9. Anonymous says:

    Did the large remittances back to other countries have anything to do with the pension fiasco and the mass exodus of expats last year?

  10. Anonymous says:

    You have workers here who are being treated like animals and being underpayed at the same time but they tough it out to go back home no every Jamaican come here to party we have family back home to take care of .making a sacrifice to send money back home shouldn’t be a problem the job that most Jamaicans do is done by Jamaicans because caymanians wouldn’t do it once you work your money it shouldn’t be checked on I think the most barrels packed and sent from here is from jamaicans.

    • Anon says:

      Wouldn’t mention Barrels if I were you since alot of stolen items leave Cayman in them. Most go to two countries Honduras and Jamaica.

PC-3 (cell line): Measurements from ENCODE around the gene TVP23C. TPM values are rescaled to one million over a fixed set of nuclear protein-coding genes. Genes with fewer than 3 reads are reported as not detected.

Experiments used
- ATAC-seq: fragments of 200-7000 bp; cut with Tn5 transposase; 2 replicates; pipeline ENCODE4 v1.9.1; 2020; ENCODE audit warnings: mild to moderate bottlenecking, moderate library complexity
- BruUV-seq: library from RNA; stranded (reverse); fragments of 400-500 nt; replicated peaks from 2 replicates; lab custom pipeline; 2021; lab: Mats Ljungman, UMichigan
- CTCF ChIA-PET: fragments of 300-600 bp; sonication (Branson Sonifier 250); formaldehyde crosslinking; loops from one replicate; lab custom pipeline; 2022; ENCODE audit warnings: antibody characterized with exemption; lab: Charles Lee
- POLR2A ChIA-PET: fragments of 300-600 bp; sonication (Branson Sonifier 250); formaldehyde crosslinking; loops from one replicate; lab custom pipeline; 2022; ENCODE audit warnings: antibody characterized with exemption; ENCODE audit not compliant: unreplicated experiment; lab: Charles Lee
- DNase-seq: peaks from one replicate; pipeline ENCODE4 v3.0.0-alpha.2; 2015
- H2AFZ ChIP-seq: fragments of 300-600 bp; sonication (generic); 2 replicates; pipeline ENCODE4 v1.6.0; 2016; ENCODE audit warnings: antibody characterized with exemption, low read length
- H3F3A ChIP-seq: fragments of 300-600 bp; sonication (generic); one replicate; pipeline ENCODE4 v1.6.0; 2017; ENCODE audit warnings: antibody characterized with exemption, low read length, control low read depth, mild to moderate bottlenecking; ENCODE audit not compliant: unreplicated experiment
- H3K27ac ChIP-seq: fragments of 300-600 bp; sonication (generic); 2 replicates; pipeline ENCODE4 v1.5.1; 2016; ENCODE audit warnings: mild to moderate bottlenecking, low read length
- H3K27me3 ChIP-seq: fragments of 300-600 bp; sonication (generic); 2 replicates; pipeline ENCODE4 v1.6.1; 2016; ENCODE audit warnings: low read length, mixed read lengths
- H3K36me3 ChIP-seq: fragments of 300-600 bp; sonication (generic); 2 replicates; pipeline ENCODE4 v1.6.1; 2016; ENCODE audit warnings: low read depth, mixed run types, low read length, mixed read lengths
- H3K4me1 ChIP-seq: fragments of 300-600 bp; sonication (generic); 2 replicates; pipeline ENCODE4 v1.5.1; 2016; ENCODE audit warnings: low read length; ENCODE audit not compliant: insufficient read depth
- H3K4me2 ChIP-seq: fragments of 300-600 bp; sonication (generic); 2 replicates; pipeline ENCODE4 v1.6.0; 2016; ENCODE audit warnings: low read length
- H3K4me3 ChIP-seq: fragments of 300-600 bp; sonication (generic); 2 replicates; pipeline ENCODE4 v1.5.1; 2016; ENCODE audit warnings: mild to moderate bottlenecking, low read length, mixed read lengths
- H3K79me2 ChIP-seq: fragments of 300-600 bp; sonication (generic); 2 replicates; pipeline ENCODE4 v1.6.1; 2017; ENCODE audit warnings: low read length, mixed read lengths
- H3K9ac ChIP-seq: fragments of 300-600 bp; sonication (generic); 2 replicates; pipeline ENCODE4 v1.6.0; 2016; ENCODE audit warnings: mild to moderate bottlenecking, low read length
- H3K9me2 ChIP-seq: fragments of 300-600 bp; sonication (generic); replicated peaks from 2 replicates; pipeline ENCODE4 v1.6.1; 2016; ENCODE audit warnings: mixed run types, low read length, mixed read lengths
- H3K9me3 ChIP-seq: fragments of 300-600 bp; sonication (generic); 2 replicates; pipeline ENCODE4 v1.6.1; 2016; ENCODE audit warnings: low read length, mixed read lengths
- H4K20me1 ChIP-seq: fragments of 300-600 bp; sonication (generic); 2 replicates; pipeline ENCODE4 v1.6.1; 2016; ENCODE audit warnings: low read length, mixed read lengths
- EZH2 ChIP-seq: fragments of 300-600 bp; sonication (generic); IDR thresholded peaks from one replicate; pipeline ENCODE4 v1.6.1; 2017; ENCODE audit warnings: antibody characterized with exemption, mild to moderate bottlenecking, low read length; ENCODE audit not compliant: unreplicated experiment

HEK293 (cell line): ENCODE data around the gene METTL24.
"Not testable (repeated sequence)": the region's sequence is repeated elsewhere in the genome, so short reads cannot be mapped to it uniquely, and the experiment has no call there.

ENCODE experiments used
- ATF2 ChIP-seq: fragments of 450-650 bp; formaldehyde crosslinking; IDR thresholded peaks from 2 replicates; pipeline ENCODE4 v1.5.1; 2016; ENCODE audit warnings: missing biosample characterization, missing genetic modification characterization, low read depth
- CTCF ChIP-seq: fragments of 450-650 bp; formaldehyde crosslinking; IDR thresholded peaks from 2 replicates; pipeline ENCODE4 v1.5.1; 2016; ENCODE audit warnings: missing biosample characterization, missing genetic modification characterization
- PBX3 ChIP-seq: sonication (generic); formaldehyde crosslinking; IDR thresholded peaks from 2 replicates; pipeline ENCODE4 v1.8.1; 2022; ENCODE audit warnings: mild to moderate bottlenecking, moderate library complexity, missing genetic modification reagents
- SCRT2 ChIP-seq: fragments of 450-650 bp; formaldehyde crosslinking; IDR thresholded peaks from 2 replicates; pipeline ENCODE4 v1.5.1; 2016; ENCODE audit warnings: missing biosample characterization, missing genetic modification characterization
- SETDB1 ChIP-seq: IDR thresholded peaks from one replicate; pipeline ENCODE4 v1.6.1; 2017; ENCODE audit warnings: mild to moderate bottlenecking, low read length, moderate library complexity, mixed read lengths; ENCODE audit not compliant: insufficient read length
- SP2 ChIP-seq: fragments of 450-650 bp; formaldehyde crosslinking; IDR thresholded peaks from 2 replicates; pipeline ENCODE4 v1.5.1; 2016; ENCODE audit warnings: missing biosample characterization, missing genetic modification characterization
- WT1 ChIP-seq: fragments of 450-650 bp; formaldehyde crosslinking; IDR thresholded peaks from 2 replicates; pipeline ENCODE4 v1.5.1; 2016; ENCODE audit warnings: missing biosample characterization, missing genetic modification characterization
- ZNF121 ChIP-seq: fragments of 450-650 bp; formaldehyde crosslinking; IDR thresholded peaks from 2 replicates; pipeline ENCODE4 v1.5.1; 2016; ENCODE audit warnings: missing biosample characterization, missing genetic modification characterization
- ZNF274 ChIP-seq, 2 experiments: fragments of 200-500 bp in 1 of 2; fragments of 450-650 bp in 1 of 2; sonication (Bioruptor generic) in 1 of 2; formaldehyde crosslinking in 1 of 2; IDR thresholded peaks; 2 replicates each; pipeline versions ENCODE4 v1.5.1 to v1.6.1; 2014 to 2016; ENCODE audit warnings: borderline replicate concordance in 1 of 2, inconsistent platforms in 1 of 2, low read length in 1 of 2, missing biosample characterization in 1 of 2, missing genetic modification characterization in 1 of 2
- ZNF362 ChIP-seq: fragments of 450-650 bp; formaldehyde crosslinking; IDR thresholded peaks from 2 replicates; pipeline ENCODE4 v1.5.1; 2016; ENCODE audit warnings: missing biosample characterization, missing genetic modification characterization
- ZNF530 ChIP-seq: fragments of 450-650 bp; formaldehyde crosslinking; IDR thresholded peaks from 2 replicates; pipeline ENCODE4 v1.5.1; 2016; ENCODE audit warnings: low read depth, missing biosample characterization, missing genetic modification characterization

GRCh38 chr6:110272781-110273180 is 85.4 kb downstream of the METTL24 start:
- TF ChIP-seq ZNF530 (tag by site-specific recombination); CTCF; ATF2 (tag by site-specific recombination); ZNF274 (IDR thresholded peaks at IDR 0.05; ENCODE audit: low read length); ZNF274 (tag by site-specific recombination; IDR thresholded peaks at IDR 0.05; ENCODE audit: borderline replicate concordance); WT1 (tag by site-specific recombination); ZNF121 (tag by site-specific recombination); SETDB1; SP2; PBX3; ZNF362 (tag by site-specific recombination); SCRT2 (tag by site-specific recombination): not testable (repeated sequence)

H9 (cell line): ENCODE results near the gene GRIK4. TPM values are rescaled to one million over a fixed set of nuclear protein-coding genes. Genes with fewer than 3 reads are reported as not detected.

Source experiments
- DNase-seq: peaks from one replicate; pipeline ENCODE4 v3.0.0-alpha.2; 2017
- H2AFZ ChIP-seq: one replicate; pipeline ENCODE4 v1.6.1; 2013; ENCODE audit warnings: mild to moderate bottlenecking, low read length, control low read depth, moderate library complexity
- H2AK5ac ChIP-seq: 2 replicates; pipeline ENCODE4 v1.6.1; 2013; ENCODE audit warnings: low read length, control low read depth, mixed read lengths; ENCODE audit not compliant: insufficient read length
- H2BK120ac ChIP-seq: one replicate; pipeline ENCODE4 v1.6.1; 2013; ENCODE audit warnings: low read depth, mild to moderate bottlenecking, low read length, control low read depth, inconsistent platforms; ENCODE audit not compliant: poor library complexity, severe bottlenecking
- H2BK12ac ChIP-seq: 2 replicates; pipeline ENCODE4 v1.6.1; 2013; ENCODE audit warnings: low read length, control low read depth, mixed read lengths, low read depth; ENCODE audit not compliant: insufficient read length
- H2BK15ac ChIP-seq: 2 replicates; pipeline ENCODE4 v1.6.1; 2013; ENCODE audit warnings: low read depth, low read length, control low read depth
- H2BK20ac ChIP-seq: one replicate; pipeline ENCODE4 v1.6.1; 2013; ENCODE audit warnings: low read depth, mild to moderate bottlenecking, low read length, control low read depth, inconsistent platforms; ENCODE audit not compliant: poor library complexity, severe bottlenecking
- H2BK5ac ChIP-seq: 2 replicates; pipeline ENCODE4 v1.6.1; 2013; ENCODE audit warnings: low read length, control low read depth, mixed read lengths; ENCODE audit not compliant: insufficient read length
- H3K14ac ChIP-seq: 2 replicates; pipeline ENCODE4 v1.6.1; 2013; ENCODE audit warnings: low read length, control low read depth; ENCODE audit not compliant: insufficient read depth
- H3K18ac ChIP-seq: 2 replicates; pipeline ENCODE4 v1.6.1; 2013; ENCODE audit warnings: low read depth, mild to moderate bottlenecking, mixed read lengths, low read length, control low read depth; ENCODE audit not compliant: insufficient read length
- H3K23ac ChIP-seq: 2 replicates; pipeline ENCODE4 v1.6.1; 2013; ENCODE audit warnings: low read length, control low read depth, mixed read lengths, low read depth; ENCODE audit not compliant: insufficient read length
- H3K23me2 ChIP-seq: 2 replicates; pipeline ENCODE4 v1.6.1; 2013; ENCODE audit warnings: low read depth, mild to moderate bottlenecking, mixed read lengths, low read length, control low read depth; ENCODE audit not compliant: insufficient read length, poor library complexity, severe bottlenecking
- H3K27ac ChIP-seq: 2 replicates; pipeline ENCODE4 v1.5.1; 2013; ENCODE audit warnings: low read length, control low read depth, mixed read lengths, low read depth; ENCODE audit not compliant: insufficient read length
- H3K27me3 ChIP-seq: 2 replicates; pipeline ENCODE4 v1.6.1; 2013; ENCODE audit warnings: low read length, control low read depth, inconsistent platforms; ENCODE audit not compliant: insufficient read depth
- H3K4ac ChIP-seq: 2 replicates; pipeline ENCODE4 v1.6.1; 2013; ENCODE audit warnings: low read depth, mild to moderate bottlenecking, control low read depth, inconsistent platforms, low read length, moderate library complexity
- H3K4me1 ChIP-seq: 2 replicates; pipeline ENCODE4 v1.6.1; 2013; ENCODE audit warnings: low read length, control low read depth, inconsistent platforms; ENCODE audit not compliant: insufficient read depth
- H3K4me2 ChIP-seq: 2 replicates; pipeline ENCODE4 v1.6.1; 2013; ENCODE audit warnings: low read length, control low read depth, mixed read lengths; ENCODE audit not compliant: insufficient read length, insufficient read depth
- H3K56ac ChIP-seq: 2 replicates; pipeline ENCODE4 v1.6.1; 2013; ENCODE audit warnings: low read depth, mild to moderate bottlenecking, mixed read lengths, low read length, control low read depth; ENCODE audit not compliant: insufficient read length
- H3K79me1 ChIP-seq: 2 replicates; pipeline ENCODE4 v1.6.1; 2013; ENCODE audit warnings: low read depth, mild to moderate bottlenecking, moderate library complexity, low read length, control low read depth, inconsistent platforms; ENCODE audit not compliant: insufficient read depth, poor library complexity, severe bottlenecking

11. Anonymous says:

    1. Until you include money sent via the banking system we will never know the true numbers.
    2. So what? If people working here leave their family’s at home they have to send money home to care for them. If people working here arent guaranteed status they have to send money home to have something more to return to than when they left.

    No one should be upset that money is leaving Cayman. NONE of the money from financial services is actually in Cayman except the salaries paid to workers who are Caymanian. I don’t even understand why we report this…..

  12. Anonymous says:

    You can’t blame the expats for sending money home. I blame Caymanians and I am one, for allowing too much rapid development, it is going ruin this place eventually. Greed is a hell of a thing.

  13. Anonymous says:

    When you divide it by the number of expats here, it really isn’t much money they are sending home annually.

    • kevin says:

      yes i agree we have to live too.. but common jamaicans got to save harder

    • Anonymous says:

      Wow you are silly. unless in your books approximately 4 – 6 Million each is not a lot of money in 1 year!! Totally draining the Cayman economy.

      • Anonymous says:

        Wow you are silly? Then you say they are sending $4-$6 million each? Even if the original poster is silly, at least they can do basic math.

  14. Dream in Cayman says: